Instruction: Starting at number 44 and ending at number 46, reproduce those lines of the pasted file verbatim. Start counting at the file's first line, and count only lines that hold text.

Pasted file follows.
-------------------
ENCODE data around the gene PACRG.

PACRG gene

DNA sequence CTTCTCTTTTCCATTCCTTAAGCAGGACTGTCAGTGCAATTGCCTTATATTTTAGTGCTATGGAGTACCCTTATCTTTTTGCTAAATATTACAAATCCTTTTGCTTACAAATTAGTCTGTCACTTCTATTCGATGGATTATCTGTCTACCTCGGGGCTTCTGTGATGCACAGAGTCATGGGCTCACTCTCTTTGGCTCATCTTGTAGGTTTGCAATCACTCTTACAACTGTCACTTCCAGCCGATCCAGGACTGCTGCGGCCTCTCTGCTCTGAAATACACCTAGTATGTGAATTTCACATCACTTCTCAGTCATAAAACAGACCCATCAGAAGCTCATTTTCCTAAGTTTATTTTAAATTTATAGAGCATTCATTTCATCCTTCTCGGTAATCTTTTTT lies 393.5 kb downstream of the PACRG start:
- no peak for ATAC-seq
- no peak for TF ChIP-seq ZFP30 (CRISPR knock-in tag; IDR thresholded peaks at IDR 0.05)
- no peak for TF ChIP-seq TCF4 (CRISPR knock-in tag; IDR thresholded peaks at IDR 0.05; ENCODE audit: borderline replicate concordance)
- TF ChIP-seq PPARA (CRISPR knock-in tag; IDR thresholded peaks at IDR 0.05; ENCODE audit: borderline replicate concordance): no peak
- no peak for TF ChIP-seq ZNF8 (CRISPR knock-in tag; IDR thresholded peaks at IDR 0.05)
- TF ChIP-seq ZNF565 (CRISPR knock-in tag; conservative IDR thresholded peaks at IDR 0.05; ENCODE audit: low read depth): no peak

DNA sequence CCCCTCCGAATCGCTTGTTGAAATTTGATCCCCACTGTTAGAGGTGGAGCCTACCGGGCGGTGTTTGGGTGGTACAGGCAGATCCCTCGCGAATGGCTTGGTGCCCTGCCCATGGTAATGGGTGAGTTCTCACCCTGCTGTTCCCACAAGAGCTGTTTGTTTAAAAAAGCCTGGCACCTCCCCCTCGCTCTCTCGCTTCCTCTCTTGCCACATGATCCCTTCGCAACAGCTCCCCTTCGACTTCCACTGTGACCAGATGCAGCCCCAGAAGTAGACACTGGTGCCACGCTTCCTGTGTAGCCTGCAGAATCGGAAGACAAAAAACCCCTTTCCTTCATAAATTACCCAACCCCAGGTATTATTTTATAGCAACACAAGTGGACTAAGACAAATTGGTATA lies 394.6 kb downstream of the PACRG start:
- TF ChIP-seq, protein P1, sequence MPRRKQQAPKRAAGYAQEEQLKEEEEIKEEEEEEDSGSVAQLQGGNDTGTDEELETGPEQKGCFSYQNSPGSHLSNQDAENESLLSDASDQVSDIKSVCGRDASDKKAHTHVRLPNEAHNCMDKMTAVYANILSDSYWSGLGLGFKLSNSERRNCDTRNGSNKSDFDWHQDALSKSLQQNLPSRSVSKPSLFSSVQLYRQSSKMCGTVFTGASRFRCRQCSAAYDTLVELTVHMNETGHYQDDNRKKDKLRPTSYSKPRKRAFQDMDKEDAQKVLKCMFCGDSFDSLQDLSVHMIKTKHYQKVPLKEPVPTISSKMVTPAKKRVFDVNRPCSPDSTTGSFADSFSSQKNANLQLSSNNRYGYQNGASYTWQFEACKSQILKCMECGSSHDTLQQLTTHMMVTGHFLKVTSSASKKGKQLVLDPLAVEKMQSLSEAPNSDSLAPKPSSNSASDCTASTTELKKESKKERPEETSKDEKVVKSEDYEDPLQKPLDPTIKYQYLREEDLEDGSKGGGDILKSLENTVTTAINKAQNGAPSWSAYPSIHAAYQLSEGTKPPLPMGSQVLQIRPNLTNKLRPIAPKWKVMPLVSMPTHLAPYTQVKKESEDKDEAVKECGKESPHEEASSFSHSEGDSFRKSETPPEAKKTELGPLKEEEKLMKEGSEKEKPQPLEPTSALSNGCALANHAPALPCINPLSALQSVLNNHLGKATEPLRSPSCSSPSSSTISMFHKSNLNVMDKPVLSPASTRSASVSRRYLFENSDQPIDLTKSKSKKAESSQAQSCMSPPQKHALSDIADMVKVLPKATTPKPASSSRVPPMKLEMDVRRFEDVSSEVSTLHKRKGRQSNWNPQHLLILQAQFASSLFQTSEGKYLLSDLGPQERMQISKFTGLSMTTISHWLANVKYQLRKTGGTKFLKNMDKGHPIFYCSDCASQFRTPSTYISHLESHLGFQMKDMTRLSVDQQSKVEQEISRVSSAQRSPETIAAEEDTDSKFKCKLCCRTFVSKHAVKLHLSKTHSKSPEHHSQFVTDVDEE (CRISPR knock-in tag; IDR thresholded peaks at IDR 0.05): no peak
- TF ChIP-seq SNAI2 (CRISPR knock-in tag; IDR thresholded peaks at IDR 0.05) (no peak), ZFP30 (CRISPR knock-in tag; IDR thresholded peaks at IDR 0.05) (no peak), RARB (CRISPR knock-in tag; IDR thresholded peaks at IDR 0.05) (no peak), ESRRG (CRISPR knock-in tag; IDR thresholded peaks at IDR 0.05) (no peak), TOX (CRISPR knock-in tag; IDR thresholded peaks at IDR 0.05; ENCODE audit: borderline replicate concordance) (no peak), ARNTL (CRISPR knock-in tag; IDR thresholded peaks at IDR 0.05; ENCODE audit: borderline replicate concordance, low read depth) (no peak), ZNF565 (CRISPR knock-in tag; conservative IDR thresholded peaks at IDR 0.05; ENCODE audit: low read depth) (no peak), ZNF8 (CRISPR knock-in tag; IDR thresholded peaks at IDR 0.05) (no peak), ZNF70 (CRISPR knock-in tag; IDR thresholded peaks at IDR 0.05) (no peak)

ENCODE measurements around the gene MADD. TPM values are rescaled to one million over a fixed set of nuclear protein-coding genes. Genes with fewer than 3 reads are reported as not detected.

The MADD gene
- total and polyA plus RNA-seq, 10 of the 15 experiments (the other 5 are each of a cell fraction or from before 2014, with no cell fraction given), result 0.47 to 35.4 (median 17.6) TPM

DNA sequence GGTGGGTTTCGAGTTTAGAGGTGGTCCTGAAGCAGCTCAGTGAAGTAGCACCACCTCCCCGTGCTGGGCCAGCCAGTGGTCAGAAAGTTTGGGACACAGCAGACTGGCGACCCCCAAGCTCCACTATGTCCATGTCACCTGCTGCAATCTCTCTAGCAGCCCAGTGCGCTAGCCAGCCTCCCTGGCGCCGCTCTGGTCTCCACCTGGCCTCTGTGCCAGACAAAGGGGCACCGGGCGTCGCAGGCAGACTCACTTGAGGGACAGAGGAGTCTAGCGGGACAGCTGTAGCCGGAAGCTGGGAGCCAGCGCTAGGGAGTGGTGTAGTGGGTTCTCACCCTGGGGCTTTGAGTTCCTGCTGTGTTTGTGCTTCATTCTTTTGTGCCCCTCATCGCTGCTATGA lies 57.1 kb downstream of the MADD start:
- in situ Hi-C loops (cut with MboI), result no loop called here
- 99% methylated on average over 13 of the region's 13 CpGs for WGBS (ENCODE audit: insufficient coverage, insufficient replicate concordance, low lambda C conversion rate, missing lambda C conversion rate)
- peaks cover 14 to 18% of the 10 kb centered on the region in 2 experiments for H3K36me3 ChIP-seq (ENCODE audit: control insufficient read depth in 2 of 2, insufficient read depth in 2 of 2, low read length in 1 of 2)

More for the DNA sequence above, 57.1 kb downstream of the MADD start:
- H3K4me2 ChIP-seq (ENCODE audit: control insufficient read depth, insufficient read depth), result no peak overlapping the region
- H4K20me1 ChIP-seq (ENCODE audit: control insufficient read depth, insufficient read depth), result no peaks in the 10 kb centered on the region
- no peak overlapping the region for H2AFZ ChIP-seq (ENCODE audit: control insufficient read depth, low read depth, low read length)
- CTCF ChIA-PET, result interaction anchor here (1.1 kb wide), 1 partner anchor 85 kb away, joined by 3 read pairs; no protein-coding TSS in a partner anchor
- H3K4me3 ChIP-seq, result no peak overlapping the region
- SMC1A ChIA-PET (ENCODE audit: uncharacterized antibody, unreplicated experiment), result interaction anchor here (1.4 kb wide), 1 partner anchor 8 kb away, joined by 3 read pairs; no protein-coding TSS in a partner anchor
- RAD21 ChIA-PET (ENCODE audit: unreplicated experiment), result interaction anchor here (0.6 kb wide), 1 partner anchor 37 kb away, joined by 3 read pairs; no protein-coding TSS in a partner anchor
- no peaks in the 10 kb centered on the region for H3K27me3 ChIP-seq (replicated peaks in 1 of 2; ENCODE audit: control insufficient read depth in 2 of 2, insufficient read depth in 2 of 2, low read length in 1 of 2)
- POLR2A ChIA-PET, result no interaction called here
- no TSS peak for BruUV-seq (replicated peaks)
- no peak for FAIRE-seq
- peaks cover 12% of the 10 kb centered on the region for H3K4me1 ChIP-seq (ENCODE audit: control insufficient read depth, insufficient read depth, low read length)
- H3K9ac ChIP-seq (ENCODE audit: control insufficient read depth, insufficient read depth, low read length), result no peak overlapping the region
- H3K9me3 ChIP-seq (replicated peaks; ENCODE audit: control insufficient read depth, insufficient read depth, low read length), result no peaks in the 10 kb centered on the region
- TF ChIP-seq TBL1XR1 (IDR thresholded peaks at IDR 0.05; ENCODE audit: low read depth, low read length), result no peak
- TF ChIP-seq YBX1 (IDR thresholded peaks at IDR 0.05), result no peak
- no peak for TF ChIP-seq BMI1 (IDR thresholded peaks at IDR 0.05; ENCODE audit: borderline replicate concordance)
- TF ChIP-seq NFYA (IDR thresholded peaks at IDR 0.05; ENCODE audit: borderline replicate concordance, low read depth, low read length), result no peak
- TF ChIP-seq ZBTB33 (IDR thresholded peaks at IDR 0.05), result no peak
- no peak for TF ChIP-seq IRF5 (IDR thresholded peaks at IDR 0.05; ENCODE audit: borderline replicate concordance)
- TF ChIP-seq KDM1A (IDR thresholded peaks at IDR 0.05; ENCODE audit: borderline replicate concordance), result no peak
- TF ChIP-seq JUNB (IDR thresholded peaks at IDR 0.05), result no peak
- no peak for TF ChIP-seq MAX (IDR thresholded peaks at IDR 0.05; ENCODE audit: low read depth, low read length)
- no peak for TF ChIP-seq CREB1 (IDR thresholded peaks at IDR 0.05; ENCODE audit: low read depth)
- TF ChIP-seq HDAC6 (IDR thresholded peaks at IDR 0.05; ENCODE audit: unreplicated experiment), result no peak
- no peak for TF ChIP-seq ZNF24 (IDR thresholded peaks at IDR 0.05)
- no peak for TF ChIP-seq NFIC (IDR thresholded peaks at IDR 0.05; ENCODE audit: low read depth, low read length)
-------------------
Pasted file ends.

- no peak for TF ChIP-seq CREB1 (IDR thresholded peaks at IDR 0.05; ENCODE audit: low read depth)
- TF ChIP-seq HDAC6 (IDR thresholded peaks at IDR 0.05; ENCODE audit: unreplicated experiment), result no peak
- no peak for TF ChIP-seq ZNF24 (IDR thresholded peaks at IDR 0.05)